iRunFar: What changed? [laughs]
Lewis: I don’t know! A new challenge, I just like to be challenged… and it certainly was a challenge. It was not pretty!
iRunFar: Can you tell me about that first 100-mile experience?
Lewis: I did the 50 miler again as training and then I went to Canada and didn’t run so much. I just mountaineered and had a vacation. I did some climbing but very little running and I wasn’t really at altitude. Then I came back for the race and suffered badly. My whole crew was like, “She’s out!” I was in the chair, I couldn’t eat, I could barely walk. I did the death march. I just really wanted to finish, and I did!
iRunFar: Yeah, you finished. That must have felt awesome!
Lewis: You know what? To be honest, that felt like much more of an achievement than winning last year. I’m proud of both but what I said in my winner’s speech last year was that the true champions are the people that have to go through more and finish in just under 30 hours. They have 10 more hours of running.
iRunFar: From your first experience of suffering through your first 100 miler to actually winning one, can you tell me a little of how you feel the familiarity with the distance, with your own body, develops and helps you improve during those races?
Lewis: I think I improved every year quite a bit. I’ve learned some things definitely. This sounds a bit weird but I don’t pay attention to details. I’ve done the race a few times and even now if someone says, “What mile is such and such?” I don’t know. I don’t know my time until a few seconds before the end. I just don’t pay attention to anything like that.
iRunFar: Do you do that on purpose or is it just the way it is?
Lewis: No, it’s just the way it is. I don’t remember my times and I completely zone out. I guess I learned this from adventure racing but I actually fall asleep when I’m running. I’m in such a zone, like yoga, that I fall asleep and completely blank out while running.
iRunFar: Cool. You nod off and your legs just keep on doing their thing?
Lewis: [laughs] Yeah my legs keep moving and then I’m like, “Shit! Wake up, you’re racing!” It’s nice because I usually take it easy at the start and then race later on. Even on a training run, I go out my front door and then I get somewhere and I don’t remember getting there. [laughs] I just totally daydream.
iRunFar: Really cool. I wanted ask, too, about the changes, if any, that have occurred now that you are sponsored. It’s obviously opened up a lot of new opportunities for you, but does it feel any different now?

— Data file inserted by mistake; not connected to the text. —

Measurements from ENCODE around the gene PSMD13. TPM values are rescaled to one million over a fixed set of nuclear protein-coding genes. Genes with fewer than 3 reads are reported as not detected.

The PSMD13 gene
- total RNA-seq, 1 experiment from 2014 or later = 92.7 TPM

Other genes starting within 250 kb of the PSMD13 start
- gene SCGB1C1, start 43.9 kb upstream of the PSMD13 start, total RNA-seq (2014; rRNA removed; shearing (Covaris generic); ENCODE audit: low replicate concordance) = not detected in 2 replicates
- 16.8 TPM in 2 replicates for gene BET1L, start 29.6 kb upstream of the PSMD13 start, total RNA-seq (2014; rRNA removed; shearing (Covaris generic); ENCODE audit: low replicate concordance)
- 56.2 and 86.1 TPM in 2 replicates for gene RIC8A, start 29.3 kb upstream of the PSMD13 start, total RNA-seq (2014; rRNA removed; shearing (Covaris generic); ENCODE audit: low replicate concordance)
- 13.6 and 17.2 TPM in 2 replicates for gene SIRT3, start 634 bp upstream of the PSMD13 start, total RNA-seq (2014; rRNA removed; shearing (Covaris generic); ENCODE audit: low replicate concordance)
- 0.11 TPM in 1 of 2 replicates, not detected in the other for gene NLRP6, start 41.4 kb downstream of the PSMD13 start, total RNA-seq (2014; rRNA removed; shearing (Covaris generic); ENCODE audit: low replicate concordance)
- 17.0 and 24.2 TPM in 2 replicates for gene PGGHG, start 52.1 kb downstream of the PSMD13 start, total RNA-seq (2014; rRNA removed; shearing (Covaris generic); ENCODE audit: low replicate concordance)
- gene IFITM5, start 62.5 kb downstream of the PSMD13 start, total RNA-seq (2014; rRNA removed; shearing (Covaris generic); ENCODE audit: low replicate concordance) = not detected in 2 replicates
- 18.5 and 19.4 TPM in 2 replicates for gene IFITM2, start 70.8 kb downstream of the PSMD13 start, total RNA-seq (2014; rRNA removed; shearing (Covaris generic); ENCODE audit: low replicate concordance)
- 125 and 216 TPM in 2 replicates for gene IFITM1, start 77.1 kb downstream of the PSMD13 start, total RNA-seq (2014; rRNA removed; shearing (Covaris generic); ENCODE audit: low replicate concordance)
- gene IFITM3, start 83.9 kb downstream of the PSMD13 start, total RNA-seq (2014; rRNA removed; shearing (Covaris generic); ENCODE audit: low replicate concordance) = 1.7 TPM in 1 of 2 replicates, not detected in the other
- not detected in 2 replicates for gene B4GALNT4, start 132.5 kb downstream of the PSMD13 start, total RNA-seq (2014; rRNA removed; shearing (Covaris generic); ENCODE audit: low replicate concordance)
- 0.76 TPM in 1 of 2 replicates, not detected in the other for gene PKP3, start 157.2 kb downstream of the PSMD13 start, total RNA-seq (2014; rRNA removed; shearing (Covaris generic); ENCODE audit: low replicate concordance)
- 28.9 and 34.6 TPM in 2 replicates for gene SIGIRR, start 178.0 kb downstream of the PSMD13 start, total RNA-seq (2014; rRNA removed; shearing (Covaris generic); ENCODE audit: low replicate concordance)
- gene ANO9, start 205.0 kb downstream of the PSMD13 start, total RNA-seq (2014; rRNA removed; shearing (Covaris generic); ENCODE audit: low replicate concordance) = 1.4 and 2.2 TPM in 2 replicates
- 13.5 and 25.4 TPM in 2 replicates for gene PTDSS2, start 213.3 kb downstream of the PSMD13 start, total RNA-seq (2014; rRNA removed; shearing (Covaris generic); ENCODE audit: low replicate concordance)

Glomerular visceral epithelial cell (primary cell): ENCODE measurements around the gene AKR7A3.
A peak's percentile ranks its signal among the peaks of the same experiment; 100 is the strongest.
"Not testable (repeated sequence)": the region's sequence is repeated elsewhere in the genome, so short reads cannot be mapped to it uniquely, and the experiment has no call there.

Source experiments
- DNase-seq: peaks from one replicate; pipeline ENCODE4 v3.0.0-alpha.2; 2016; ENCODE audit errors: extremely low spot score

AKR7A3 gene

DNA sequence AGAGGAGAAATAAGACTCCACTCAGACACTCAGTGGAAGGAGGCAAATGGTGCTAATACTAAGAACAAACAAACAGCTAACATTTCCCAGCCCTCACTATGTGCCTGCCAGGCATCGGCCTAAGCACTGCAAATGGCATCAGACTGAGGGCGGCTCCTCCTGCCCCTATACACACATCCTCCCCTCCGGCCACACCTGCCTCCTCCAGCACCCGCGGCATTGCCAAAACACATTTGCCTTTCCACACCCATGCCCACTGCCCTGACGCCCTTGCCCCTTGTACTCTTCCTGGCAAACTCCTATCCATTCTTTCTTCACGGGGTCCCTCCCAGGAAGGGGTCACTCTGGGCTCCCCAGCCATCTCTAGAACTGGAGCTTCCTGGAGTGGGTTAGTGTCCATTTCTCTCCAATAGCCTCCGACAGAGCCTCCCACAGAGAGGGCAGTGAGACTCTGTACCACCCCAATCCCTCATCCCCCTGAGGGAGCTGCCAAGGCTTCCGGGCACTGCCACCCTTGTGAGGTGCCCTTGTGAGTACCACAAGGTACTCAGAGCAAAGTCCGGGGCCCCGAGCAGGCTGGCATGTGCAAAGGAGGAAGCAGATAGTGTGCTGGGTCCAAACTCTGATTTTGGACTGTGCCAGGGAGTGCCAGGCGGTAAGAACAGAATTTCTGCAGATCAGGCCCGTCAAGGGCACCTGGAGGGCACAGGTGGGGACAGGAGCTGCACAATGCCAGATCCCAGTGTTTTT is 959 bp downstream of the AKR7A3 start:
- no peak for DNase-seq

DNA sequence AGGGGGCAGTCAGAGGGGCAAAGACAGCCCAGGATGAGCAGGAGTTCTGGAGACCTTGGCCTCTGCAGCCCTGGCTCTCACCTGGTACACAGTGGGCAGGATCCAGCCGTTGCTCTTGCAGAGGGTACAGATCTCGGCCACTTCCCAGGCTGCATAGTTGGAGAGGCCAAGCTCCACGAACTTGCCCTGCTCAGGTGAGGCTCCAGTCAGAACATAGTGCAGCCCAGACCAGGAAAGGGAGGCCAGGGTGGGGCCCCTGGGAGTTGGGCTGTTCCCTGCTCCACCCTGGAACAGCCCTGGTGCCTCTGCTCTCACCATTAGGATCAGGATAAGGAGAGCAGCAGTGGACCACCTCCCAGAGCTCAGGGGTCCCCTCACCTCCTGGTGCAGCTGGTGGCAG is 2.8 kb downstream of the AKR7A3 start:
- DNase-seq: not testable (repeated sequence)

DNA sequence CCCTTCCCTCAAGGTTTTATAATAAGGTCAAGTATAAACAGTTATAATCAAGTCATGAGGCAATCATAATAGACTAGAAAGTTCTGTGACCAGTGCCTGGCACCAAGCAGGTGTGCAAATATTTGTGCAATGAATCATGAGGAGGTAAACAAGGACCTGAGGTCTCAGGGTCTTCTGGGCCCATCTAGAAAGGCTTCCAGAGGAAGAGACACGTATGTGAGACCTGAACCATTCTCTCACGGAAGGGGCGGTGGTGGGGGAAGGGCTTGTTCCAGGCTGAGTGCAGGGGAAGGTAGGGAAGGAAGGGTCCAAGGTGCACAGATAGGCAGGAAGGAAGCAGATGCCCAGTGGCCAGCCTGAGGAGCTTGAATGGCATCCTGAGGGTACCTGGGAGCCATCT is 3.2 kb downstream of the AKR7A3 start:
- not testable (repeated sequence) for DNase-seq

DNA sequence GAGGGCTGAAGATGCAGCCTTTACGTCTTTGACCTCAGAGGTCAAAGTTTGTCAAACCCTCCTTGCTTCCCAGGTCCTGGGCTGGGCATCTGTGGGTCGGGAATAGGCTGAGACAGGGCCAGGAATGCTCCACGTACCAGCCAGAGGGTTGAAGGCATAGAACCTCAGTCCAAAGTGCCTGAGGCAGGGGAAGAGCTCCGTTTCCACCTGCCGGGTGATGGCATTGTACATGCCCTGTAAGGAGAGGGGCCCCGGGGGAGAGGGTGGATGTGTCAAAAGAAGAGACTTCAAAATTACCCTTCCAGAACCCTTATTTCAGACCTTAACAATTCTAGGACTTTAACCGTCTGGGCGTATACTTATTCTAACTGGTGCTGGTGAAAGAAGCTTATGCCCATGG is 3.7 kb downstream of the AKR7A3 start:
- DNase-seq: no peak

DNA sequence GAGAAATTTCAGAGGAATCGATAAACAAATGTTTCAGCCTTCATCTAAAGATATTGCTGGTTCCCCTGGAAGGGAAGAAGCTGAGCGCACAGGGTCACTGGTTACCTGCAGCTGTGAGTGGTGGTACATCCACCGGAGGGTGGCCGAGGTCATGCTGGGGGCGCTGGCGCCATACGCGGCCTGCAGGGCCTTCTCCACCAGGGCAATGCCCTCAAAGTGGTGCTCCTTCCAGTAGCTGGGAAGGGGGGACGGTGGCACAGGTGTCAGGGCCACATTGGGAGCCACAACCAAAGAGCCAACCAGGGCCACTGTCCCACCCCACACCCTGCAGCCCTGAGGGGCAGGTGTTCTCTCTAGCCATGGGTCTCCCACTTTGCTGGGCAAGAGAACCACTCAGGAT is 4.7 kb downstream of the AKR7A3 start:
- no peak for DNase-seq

Lewis: It’s been an incredible experience. This year has been amazing. I’ve had some fantastic opportunities for racing and traveling and just meeting some incredible people. Last year, I had a few options of sponsorship and everybody thinks that Salomon is this elitist group but they are far, far from that. They are these silly, humble, and incredible athletes–I feel really honored to be on that team.
iRunFar: Great. I wanted to ask you something. We spoke a little in France about guys getting a little jealous about being outperformed by their girlfriends. Can you explain a little to me about your experience with that?
Lewis: Yeah, it’s something that I’ve dealt with for the last 10 years. I’ve experienced it with almost every person I’ve dated. I’ve had people I’ve dated or boyfriends train behind my back…
iRunFar: They train secretly to try and get better than you? [laughs]
Lewis: [laughs] Yeah! You know, I’ve adventure raced and was into backcountry skiing and I’ve found, even in running, guys–most guys, anyway–don’t like it if you’re faster. Maybe at first they think it’s fun, actually no–even then they don’t like it! I guess it makes them feel not as much a man… I don’t know.
When I was adventure racing in Ontario, there were a group of girls, pretty, outgoing, strong athletes. They were all single!
iRunFar: It’s their loss, I guess! You must have the opportunity to race some really cool races now, too, and to travel to some exciting places. Have you thought about what races you want to add have on your calendar for 2014?
Lewis: Well, I would have liked to race Kilian’s Classik! [laughs] [In Font Romeu, France, Tina was there but was injured during her visit.] I really want to race in Europe–my favorite trails are steep and technical and I know there is more of that in Europe. I want to try something new…
iRunFar: Any races in particular that take your fancy, Tina?
Lewis: Ummm, maybe Zegama, that would be cool. Transvulcania, too, and maybe UTMB one year. Cavalls del Vent sounds cool, too!